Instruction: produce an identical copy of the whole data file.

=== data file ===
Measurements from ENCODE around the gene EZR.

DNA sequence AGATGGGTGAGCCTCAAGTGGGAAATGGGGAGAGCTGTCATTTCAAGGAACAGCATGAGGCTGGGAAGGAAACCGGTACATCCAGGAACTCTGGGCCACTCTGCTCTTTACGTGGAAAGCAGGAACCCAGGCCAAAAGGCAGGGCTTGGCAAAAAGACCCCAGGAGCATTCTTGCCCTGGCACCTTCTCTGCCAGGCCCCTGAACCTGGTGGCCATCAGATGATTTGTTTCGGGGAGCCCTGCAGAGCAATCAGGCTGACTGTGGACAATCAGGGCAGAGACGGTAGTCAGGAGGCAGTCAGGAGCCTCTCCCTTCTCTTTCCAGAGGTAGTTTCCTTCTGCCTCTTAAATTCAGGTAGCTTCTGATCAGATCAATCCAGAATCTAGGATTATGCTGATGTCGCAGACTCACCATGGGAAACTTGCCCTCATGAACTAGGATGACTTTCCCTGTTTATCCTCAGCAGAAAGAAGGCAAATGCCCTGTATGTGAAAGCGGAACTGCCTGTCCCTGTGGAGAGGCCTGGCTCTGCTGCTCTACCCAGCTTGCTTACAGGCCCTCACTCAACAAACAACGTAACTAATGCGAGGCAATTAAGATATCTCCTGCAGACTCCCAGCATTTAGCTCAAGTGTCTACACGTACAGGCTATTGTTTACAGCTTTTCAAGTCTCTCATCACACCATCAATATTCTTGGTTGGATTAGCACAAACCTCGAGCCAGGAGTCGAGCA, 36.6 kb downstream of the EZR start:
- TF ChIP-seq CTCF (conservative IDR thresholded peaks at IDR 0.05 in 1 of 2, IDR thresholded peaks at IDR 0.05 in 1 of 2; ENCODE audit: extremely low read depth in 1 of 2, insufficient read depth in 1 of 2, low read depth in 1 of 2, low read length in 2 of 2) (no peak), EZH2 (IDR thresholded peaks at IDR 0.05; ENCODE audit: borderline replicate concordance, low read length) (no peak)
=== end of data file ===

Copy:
Measurements from ENCODE around the gene EZR.

DNA sequence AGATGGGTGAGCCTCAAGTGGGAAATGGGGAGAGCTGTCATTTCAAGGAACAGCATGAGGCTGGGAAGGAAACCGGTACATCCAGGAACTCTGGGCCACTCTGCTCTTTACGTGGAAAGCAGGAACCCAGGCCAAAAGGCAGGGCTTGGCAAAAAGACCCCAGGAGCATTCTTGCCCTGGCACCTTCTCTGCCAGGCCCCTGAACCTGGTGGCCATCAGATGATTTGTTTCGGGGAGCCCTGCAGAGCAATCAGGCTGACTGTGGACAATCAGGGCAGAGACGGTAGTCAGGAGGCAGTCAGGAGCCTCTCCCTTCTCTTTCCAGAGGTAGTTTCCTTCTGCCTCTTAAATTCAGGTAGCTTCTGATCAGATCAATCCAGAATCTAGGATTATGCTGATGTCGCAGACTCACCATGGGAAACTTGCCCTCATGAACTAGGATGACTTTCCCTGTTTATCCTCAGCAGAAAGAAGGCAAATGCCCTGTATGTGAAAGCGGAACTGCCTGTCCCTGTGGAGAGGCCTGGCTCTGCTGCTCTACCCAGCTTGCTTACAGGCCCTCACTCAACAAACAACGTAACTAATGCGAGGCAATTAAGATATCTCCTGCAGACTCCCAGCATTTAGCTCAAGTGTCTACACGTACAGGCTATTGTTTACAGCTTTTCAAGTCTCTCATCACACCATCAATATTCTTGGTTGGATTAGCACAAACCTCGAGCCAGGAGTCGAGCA, 36.6 kb downstream of the EZR start:
- TF ChIP-seq CTCF (conservative IDR thresholded peaks at IDR 0.05 in 1 of 2, IDR thresholded peaks at IDR 0.05 in 1 of 2; ENCODE audit: extremely low read depth in 1 of 2, insufficient read depth in 1 of 2, low read depth in 1 of 2, low read length in 2 of 2) (no peak), EZH2 (IDR thresholded peaks at IDR 0.05; ENCODE audit: borderline replicate concordance, low read length) (no peak)